Bias and Burnout: Evil Twins

Carol Peckham


January 12, 2016

In This Article

Severity of Burnout

Just as the percentages of physicians reporting burnout have increased among nearly all specialties compared with last year's Medscape Lifestyle Report, so have the severity ratings (Figure 2). Physicians were asked to rate the severity of their burnout on a scale of 1-7, where 1 equals "It does not interfere with my life" and 7 equals "It is so severe that I am thinking of leaving medicine altogether."

This year, among all physicians reporting burnout, intensivists and neurologists had the highest average severity ratings (4.74 and 4.42, respectively). Last year, nephrologists at 4.30 and cardiologists at 4.29 were the top two, although their scores were lower than they were this year (4.39 and 4.37, respectively). It is notable that the severity of burnout reported by these two specialties last year—the worst among all specialties—was lower than the severity reported by the top two specialist "winners" this year.

The second lowest severity rating this year was reported by rheumatologists (3.91), who reported the lowest severity of burnout last year. However, consistent with virtually all of physician specialties, the reported severity of burnout in this specialty was higher than last year's score (3.66). Psychiatrists, at 3.86 this year, reported the lowest average severity—but contrary to most other physicians, that score was slightly lower than the one they reported in 2015 (3.89).

Figure 2. Burnout Severity Between 2015 and 2016

Of note, a major recent survey of US physicians reported a decrease in satisfaction with work/life balance between 2011 and 2014, from 48.5% to 40.9%.[1]

Causes of Burnout

The major triggers of physician burnout are certainly work-related stressors. Physicians in this year's survey who reported burnout were asked to rank the causes on a scale of 1-7, with 7 being the most important. Bureaucratic tasks came in first, at 4.84, followed by working too many hours, at 4.14.

Increasing computerization came in third (4.02) as a major stressor, which is supported in recent literature.[10] Over time, however, as systems improve and computer knowledge among physicians becomes more widespread, one could anticipate a decrease in computerization as an important stress factor. In support of this, in the Medscape survey, the importance of this issue as a cause of burnout went steadily up as physicians aged, with the youngest group ranking computerization at only 2.96 compared with 5.02 among the physicians between 56 and 65 years of age (Figure 3).

Figure 3. Increasing Computerization of Practice

This year, the survey added the option "maintenance of certification requirements," which was in sixth place at 3.66 as a cause of burnout. With changes in maintenance of certification requirements coming from physician accreditation organizations, it can be hoped that this factor, too, will decline as an important cause of burnout as time goes by.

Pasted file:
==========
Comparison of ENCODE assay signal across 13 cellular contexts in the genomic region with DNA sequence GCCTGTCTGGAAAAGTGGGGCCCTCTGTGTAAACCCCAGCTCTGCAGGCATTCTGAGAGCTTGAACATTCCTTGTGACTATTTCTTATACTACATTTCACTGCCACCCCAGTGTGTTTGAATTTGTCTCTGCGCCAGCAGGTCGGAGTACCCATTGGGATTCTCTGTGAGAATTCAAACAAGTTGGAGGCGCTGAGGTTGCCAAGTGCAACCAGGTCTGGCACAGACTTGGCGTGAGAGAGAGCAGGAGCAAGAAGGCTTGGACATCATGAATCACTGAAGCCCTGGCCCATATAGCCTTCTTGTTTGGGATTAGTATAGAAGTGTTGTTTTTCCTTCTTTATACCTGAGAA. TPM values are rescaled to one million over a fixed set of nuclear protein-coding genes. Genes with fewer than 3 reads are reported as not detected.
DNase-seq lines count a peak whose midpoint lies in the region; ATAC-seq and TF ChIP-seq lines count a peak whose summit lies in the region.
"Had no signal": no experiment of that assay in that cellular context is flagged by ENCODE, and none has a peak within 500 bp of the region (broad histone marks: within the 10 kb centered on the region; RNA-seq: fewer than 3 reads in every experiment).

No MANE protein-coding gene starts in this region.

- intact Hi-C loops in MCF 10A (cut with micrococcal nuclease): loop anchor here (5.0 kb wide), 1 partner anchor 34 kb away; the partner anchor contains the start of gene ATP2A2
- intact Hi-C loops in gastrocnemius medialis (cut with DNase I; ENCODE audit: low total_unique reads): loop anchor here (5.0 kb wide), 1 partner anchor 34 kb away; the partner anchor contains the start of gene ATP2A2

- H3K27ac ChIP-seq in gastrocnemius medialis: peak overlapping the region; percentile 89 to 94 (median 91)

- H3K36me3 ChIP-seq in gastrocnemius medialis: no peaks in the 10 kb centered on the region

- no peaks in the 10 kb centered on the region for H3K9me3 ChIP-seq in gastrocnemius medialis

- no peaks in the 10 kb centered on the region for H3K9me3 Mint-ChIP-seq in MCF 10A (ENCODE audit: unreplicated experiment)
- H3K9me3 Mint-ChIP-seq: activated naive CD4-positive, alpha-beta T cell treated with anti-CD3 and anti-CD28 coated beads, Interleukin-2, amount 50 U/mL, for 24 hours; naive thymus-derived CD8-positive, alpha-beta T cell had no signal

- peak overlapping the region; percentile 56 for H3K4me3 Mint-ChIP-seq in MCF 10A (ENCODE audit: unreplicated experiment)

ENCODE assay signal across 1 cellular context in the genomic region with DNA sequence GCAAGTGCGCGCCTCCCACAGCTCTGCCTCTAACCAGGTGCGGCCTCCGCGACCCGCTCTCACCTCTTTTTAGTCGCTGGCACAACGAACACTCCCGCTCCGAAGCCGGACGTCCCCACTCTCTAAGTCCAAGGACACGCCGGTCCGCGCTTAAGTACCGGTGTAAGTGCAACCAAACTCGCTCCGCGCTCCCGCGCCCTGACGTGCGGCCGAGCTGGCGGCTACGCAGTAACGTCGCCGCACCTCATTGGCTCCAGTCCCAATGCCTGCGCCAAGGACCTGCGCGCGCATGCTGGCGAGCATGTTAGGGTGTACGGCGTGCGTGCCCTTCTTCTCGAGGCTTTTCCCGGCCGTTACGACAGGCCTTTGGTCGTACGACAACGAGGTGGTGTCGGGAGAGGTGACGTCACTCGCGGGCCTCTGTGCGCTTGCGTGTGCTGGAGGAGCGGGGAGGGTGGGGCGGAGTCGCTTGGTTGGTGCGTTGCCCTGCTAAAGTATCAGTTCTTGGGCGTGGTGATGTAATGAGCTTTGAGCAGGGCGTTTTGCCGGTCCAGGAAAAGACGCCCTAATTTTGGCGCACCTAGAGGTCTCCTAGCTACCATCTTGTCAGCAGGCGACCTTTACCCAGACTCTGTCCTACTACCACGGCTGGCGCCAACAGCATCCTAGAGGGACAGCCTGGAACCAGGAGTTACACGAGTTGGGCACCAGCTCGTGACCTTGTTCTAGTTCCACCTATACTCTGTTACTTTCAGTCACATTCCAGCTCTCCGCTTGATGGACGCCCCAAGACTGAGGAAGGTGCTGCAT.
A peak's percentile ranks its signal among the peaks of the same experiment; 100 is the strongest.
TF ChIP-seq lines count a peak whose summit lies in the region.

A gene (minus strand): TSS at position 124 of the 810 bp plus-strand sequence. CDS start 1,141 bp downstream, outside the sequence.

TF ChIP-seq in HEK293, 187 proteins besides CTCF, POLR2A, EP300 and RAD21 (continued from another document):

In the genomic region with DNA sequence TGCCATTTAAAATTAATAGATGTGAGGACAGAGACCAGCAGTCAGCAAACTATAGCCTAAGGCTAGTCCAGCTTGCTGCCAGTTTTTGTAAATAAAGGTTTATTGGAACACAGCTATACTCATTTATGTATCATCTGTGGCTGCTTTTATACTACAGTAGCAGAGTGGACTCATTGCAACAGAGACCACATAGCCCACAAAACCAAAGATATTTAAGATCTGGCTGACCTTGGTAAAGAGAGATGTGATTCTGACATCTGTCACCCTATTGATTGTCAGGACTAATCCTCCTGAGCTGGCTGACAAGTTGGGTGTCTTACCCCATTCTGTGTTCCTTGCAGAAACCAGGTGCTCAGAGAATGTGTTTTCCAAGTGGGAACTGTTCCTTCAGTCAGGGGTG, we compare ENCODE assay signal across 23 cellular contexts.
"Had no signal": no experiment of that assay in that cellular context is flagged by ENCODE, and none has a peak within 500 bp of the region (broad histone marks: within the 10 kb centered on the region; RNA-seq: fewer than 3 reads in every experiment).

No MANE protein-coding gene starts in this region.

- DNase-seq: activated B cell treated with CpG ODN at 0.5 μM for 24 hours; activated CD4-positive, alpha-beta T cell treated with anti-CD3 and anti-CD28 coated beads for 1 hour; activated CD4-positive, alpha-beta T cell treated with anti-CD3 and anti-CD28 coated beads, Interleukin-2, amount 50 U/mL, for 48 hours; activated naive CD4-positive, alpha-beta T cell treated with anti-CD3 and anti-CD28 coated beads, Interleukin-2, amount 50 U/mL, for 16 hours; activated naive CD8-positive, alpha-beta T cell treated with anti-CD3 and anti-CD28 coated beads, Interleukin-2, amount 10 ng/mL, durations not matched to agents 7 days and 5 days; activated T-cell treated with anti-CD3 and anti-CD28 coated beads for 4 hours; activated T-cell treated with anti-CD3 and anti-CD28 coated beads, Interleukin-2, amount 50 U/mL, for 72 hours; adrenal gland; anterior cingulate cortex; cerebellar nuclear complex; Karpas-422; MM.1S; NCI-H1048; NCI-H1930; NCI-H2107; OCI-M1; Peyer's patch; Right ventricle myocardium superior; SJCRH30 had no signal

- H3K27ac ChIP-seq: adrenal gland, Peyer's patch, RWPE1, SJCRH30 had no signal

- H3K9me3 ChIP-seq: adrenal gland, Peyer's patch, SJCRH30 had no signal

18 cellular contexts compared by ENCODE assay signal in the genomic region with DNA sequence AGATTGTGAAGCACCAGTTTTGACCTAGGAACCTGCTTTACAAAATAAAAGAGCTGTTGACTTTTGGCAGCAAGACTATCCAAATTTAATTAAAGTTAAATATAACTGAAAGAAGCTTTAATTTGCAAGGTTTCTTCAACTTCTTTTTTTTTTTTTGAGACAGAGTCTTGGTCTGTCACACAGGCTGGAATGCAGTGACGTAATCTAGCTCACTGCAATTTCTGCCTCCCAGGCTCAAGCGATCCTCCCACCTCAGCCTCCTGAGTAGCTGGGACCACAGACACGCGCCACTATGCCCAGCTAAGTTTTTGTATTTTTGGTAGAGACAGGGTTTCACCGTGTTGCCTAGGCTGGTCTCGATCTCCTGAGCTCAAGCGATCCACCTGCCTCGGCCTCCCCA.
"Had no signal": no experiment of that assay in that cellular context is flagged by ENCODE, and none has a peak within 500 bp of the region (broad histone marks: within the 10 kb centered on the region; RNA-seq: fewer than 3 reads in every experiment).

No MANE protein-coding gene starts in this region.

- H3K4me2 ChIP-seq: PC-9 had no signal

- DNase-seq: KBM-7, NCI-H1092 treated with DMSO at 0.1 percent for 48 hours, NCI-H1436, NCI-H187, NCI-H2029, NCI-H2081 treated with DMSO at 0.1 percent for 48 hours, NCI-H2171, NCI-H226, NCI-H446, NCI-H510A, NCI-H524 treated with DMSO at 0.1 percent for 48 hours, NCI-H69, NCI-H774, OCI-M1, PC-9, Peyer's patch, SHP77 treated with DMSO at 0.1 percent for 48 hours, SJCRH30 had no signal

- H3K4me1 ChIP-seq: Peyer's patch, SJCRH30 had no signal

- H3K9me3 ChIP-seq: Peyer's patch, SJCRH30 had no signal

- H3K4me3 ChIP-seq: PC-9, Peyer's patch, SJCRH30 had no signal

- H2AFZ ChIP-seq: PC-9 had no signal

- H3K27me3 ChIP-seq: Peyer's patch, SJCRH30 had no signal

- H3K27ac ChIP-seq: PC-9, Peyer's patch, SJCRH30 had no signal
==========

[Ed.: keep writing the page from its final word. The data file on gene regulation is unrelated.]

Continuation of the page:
Many physicians commented anecdotally, noting some additional causes of burnout. By far, the most frequently mentioned were insurance issues. Other often-cited causes of stress were threat of malpractice, the change to ICD-10, and lack of patient respect and appreciation. Many physicians also added family stress as a factor.

Gender and Burnout

In this year's Medscape lifestyle survey, as in previous years, more female physicians (55%) expressed burnout than their male peers (46%). Other research has supported this disparity.[11] These percentages have trended up for both genders since this question was first asked in Medscape's 2013 survey, when 45% of women and 37% of men reported burnout (Figure 4). One study[12] identified differences in the type of burnout suffered by female and male physicians, with more women reporting emotional exhaustion and more men scoring higher on depersonalization and personal accomplishment.

Figure 4. Burnout, by Gender

What Is Currently Being Done to Improve Burnout?

Interventions for physician burnout are typically psychologically oriented and skewed toward the individual, although strong evidence suggests that what's needed are systemic changes in the way physicians are trained and in the organizational cultures that affect physicians throughout their careers.[13,14]

In looking at systemic approaches for reducing burnout, many experts have pinned their hopes on patient-centered medical homes (PCMHs) and accountable care organizations. Several of these programs have been established over the past several years, with the expectations that they would not only improve care and reduce costs but also increase patient and staff satisfaction. The results to date have been mixed.

One recent and hopeful study[15] looked at PCMHs in the Veterans Health Administration. Researchers developed measures to determine whether effectively implemented PCMHs improved patient satisfaction and reduced staff burnout compared with those that were less effectively set up. Results of the study suggested an association with patient satisfaction, lower staff burnout, and improved quality of care in PCMHs with the highest scores for effective implementation. It should be noted that the Veterans Health Administration has a large well-integrated electronic health record and quality-improvement system. The authors hope, however, "that as accountable care organizations evolve, this type of patient-centered measurement could be adopted by other large integrated health systems," which could lead to improved physician and patient satisfaction levels.


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